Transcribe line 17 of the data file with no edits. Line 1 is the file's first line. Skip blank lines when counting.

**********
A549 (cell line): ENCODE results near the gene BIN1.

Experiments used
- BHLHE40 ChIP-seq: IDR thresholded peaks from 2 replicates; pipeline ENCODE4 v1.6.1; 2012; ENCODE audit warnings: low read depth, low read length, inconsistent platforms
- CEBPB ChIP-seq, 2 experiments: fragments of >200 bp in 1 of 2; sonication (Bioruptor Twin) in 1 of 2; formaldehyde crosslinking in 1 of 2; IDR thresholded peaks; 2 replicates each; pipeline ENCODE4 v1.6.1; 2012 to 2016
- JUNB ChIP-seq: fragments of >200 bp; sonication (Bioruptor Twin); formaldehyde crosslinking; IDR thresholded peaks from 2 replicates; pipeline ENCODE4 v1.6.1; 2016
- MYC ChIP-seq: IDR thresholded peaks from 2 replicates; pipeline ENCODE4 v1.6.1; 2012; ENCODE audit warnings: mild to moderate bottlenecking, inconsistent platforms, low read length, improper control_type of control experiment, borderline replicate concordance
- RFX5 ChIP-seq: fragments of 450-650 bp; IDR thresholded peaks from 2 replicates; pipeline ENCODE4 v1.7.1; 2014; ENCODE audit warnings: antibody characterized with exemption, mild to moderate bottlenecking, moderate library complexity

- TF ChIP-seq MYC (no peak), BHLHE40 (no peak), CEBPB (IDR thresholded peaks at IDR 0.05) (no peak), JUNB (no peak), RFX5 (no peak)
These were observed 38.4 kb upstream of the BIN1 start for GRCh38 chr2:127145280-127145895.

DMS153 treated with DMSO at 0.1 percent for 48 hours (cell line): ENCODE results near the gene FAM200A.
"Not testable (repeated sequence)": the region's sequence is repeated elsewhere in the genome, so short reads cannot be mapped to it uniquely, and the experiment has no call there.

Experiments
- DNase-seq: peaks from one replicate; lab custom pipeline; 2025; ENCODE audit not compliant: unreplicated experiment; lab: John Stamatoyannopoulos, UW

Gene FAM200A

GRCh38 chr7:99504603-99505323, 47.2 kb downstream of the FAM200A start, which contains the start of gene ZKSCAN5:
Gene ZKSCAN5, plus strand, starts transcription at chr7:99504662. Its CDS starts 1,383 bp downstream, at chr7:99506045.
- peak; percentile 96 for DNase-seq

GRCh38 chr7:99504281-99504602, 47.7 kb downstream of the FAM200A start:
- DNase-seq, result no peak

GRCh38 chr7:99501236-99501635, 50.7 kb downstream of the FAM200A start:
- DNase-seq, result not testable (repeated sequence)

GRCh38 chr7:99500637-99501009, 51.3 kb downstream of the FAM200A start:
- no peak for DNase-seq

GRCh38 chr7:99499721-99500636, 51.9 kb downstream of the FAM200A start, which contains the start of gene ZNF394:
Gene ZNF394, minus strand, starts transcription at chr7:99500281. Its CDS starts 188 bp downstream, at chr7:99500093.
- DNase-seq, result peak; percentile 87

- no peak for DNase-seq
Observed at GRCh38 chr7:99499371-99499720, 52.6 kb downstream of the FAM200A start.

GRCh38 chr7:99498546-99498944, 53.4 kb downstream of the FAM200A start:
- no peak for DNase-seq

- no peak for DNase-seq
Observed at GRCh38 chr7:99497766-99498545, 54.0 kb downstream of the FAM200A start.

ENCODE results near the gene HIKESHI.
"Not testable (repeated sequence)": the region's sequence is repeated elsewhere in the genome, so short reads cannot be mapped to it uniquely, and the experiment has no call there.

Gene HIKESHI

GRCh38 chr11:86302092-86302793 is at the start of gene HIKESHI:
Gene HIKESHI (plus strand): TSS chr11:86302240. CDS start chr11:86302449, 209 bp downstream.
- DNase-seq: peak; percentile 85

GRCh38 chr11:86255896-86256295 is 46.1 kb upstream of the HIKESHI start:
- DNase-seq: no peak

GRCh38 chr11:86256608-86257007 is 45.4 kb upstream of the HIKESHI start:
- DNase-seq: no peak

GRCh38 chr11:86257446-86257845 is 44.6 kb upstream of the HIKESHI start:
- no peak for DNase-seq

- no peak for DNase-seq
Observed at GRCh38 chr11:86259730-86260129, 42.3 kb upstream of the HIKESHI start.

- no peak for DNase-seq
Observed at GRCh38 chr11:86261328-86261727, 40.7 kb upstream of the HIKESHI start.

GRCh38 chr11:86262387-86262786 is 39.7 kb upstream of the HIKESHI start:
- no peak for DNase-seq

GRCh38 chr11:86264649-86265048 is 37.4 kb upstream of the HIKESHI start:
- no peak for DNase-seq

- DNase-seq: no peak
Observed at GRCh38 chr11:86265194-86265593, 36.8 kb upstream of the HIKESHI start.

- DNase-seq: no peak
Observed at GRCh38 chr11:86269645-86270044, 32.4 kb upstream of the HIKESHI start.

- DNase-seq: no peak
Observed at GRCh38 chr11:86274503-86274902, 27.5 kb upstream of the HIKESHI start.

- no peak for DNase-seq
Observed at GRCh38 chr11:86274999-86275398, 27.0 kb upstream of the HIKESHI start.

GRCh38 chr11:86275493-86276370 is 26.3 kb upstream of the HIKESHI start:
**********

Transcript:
- peak; percentile 96 for DNase-seq